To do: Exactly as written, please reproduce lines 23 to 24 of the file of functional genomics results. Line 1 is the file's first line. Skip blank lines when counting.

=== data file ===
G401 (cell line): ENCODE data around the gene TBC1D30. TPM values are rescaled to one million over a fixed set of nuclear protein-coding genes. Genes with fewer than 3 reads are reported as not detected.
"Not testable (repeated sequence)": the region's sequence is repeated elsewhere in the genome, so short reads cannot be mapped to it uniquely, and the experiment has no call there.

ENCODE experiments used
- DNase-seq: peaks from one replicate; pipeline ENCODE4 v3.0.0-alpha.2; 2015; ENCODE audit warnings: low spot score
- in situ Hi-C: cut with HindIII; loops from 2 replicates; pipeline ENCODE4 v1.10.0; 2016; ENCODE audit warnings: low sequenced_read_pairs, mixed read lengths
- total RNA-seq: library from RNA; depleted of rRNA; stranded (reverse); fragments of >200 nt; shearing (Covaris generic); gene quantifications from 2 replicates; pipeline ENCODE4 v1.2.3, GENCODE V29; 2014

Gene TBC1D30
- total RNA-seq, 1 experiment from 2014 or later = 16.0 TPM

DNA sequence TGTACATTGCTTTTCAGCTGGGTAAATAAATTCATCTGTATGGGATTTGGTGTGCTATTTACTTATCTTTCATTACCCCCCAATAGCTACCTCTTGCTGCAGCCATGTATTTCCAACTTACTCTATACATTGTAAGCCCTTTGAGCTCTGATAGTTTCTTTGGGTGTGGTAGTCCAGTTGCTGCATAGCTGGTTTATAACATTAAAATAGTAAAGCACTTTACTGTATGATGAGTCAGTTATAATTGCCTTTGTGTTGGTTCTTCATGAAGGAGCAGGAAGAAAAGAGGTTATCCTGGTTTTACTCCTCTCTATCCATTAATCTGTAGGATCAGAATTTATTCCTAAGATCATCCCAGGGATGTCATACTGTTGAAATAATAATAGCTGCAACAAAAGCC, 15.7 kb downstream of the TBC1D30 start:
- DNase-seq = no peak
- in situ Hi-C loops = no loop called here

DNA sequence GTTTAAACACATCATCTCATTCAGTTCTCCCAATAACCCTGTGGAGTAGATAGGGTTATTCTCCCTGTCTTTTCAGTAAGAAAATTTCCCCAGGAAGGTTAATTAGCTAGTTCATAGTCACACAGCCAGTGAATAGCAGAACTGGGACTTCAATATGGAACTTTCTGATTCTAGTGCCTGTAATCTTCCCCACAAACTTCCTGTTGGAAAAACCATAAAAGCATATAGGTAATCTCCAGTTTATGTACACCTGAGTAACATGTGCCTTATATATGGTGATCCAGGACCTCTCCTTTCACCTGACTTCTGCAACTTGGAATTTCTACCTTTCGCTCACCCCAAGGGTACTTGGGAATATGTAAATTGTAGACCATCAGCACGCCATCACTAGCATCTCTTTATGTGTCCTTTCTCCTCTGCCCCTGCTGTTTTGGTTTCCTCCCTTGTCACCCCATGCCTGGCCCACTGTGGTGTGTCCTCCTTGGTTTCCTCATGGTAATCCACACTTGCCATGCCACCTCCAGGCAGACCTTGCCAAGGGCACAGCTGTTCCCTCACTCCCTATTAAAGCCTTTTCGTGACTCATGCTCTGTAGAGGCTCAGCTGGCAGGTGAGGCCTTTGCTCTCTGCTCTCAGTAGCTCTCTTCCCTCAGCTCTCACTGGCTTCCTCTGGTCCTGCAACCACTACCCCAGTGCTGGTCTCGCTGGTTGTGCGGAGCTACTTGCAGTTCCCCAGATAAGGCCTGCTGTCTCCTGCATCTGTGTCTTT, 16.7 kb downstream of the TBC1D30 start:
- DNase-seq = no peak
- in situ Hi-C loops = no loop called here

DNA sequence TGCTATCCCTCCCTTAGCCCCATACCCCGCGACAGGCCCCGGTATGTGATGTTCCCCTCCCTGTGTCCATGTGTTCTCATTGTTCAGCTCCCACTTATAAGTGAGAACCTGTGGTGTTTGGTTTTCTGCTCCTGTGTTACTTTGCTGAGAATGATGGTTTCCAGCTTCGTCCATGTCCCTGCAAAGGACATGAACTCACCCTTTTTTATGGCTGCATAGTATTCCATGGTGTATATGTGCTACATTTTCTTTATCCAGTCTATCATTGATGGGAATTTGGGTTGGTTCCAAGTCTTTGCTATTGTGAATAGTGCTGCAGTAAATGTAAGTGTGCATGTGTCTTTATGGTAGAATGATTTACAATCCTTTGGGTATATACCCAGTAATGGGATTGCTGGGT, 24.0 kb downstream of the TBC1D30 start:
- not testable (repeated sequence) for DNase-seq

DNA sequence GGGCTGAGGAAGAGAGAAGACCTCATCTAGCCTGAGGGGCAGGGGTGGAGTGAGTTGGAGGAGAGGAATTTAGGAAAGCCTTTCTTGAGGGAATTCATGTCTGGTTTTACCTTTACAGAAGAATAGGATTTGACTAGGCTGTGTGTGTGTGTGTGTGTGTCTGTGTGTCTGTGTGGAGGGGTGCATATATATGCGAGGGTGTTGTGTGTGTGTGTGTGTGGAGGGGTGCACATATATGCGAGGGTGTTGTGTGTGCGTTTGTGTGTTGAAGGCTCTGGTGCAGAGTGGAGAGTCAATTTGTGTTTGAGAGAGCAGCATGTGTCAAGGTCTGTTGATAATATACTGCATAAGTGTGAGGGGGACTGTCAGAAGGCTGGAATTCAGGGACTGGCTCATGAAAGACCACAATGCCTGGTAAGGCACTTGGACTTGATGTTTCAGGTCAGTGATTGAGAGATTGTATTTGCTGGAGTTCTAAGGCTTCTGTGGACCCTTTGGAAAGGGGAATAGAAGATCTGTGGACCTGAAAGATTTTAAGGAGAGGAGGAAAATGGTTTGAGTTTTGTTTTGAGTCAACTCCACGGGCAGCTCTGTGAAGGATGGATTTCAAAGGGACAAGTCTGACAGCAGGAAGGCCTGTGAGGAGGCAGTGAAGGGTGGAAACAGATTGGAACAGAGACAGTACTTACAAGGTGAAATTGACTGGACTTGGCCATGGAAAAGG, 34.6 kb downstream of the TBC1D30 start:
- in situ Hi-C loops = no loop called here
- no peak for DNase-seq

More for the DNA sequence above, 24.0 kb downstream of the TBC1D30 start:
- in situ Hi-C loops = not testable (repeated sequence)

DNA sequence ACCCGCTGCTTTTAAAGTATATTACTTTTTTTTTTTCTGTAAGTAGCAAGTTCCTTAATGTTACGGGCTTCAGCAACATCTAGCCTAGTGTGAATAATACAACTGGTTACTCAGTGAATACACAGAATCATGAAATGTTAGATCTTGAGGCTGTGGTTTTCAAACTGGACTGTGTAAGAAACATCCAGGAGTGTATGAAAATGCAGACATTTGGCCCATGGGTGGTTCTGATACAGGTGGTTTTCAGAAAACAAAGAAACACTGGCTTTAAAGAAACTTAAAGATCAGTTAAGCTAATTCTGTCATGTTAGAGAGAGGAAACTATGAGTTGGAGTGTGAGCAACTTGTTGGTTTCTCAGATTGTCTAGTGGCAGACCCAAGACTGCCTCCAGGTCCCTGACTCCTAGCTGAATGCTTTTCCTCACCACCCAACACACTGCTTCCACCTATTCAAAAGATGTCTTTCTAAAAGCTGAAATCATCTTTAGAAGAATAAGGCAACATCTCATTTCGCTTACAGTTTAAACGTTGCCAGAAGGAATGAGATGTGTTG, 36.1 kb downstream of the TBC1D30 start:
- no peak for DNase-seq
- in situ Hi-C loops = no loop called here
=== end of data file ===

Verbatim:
- no peak for DNase-seq
- in situ Hi-C loops = no loop called here